Writing your will

Rory Fitzgerald looks at an issue we all need to face

It may seem like a very business-like way to acknowledge your own mortality, but making a will is a grim task that everyone should face up to. The failure to make a clear and valid will can leave a legacy of confusion, discord and uncertainty for your loved ones.

A County Kildare solicitor who specialises in wills and probate told The Irish Catholic: “You would not believe the emotions that come into play around a will – especially if there’s a farm or family land involved. There can be all sorts of accusations flying around and sometimes brothers and sisters can get stuck in litigation for years, which often only drains everyone’s funds. That’s why a will needs to be crystal clear, to avoid that sort of bitterness, which can tear families apart. I’ve seen it happen.”

It is of course possible to write your own will without legal advice, however there are a number of disadvantages to this. Not least, the will may be invalid, the bequests may be contradictory and complex tax issues may not be adequately addressed. The clear advice is to consult a solicitor.


There are a number of strict basic criteria for a will to be valid, including that:

  • It must be in writing.
  • The testator must be over 18, must be of sound mind and must be acting of their own free will.
  • The will must be signed in the presence of two witnesses
  • Neither of these two witnesses nor their spouses may stand to benefit from the will.
  • The signature must appear at the end of the will.

Any later amendments to the will must be similarly witnessed in a document known as a codicil. The codicil must meet the same requirements set out above. It is generally simpler to write a new will, revoking the previous one.

Sometimes wills are challenged if there is doubt that the person was of sound mind at the time they made the will. A testator must have “understanding and reason” and – at the time the will is made – not be suffering from any mental illness that would affect their ability to make a will.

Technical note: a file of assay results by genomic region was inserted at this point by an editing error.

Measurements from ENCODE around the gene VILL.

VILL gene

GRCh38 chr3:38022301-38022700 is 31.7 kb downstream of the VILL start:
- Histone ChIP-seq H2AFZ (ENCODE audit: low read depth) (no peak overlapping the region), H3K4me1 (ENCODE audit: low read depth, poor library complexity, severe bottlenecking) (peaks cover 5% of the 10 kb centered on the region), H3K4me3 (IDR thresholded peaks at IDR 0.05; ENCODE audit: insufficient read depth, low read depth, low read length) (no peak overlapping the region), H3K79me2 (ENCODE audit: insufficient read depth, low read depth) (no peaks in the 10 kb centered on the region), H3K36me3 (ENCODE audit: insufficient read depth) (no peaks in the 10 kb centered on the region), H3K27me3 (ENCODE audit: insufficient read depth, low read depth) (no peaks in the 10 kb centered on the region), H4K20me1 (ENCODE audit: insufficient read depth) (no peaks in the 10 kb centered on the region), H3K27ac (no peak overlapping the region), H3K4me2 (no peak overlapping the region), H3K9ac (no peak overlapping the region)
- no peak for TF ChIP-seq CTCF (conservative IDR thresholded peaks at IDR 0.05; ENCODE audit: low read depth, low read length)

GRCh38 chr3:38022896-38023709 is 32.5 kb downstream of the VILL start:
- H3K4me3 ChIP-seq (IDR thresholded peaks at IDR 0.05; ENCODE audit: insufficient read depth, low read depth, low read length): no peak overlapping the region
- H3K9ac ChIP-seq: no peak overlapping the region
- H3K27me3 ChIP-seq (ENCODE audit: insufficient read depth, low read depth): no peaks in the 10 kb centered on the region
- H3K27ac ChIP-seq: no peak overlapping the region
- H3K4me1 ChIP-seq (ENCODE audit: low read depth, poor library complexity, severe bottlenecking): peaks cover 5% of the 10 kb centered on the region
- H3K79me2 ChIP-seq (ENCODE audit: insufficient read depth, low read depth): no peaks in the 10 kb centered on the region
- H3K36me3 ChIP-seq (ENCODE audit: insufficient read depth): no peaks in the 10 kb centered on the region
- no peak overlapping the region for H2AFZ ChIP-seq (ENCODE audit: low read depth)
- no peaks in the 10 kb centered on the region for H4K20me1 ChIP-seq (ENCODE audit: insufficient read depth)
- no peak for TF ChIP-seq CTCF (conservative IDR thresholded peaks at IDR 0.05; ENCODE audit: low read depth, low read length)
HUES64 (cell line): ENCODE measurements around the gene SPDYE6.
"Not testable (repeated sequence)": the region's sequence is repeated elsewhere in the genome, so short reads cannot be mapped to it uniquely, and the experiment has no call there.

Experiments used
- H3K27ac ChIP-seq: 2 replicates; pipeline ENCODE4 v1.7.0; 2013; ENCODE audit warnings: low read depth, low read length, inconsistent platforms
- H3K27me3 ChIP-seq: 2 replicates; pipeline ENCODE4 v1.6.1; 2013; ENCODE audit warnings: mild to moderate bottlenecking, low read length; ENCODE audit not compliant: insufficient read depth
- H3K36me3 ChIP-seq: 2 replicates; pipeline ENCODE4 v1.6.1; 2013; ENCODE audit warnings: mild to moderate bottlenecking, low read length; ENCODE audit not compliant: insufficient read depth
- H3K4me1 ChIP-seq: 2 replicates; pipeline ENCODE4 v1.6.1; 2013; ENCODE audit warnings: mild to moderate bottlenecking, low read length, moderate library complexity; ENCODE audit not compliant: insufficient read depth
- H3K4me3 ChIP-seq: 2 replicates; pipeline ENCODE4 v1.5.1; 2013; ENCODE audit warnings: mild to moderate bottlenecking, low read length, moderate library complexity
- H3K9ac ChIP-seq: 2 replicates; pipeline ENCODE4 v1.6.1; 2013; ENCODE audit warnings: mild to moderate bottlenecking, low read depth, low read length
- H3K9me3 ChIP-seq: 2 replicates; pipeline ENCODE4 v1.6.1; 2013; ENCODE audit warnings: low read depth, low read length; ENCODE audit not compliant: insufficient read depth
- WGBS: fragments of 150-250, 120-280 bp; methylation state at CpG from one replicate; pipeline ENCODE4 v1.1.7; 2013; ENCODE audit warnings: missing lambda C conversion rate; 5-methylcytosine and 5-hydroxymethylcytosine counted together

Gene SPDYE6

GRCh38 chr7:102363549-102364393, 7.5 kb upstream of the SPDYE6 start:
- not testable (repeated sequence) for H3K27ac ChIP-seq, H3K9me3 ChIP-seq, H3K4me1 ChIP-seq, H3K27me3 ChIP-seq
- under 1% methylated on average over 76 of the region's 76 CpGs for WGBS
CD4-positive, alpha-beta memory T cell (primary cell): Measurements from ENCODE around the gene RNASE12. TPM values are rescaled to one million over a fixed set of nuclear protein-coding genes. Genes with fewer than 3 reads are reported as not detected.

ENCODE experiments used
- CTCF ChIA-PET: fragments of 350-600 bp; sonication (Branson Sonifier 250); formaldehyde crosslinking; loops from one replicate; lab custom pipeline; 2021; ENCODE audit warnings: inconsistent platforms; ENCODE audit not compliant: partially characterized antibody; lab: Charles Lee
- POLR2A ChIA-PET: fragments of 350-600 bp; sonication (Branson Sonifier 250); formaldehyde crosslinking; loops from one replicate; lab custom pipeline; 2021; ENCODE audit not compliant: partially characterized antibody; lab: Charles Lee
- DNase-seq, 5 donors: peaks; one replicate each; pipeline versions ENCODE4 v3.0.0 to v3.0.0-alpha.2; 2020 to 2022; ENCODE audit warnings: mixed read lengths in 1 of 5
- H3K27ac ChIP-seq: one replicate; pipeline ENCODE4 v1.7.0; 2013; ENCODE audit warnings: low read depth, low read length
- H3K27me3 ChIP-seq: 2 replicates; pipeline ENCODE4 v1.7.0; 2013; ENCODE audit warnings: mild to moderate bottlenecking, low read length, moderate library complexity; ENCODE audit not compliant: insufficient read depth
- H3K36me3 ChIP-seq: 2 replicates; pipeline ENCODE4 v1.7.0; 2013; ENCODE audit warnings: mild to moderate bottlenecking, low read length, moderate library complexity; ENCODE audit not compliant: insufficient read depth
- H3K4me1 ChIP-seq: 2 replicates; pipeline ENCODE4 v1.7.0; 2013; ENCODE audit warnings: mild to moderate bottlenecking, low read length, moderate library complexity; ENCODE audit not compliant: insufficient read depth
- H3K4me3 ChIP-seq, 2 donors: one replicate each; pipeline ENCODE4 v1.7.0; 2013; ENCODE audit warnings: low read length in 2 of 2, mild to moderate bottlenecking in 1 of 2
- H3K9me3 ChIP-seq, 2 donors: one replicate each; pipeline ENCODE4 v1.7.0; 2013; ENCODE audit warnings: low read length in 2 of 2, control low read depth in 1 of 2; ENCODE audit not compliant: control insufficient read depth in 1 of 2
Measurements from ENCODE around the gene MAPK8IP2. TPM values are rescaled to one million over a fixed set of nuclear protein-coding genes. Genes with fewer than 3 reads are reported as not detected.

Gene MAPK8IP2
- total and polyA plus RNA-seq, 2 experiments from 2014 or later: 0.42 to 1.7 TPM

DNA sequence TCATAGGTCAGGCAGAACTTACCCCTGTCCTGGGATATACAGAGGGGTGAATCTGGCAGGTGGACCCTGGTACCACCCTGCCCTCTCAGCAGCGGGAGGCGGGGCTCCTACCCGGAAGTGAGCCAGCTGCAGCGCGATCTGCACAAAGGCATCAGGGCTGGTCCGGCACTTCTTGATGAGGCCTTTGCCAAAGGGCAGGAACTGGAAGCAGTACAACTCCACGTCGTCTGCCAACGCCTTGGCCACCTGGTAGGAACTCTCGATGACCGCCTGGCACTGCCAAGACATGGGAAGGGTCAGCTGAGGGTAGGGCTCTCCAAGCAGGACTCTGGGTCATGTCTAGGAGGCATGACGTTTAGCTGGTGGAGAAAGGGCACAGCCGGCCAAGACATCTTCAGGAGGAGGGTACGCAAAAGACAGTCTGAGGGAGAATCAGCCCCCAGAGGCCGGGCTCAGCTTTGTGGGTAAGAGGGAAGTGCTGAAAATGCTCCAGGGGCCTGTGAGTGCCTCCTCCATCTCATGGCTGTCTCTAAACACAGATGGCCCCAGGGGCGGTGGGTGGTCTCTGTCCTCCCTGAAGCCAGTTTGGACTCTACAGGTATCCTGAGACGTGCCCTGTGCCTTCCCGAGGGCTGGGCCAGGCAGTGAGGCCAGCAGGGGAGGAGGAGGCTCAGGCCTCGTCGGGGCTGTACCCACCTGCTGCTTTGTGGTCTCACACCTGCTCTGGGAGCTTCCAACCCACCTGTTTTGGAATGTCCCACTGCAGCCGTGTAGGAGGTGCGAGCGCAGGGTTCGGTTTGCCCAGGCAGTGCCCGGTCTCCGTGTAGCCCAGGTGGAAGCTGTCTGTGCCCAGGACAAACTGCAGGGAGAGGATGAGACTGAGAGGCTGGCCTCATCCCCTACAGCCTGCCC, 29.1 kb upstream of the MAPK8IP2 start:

If the person making the will does, even occasionally, suffer from such a mental condition, it is advisable that medical evidence, such as a doctor’s certificate, is left with their will, proving that they were lucid at the time the will was made.


The person best qualified to advise on drafting a will is your solicitor. You can shop around or haggle for the best rates, but you making a will is not as expensive a process as many imagine.

The relatively small investment required to have a properly drafted, clear and valid will is well worth it.



Arranging a legacy is much more straightforward than you might have thought.

Step One

Decide which charity/charities you would like to help. Perhaps there is a cause you have always wanted to support but never had the chance. Now is the time to make a list, and decide who you would like to benefit from your legacy after your death.

Step Two

Ask your preferred charity/charities for more information about legacy giving. You should also be able to arrange a confidential, no-obligations meeting with them to discuss how your legacy can best help the causes you care about most.

Step Three

If you already have a solicitor, speak to him or her about  changing your existing will to include your favourite charity/charities. If you donít currently have a solicitor, itís very easy to find one whoíll draw up a will for you for a nominal fee.

It is entirely up to you whether you tell your chosen charity about your legacy. On the one hand, you may wish to keep this very private matter to yourself. But on the other, charities are extremely grateful for this information because it helps them to plan their services for the future. So simply by letting them know, you can begin the process of supporting the causes you care about most.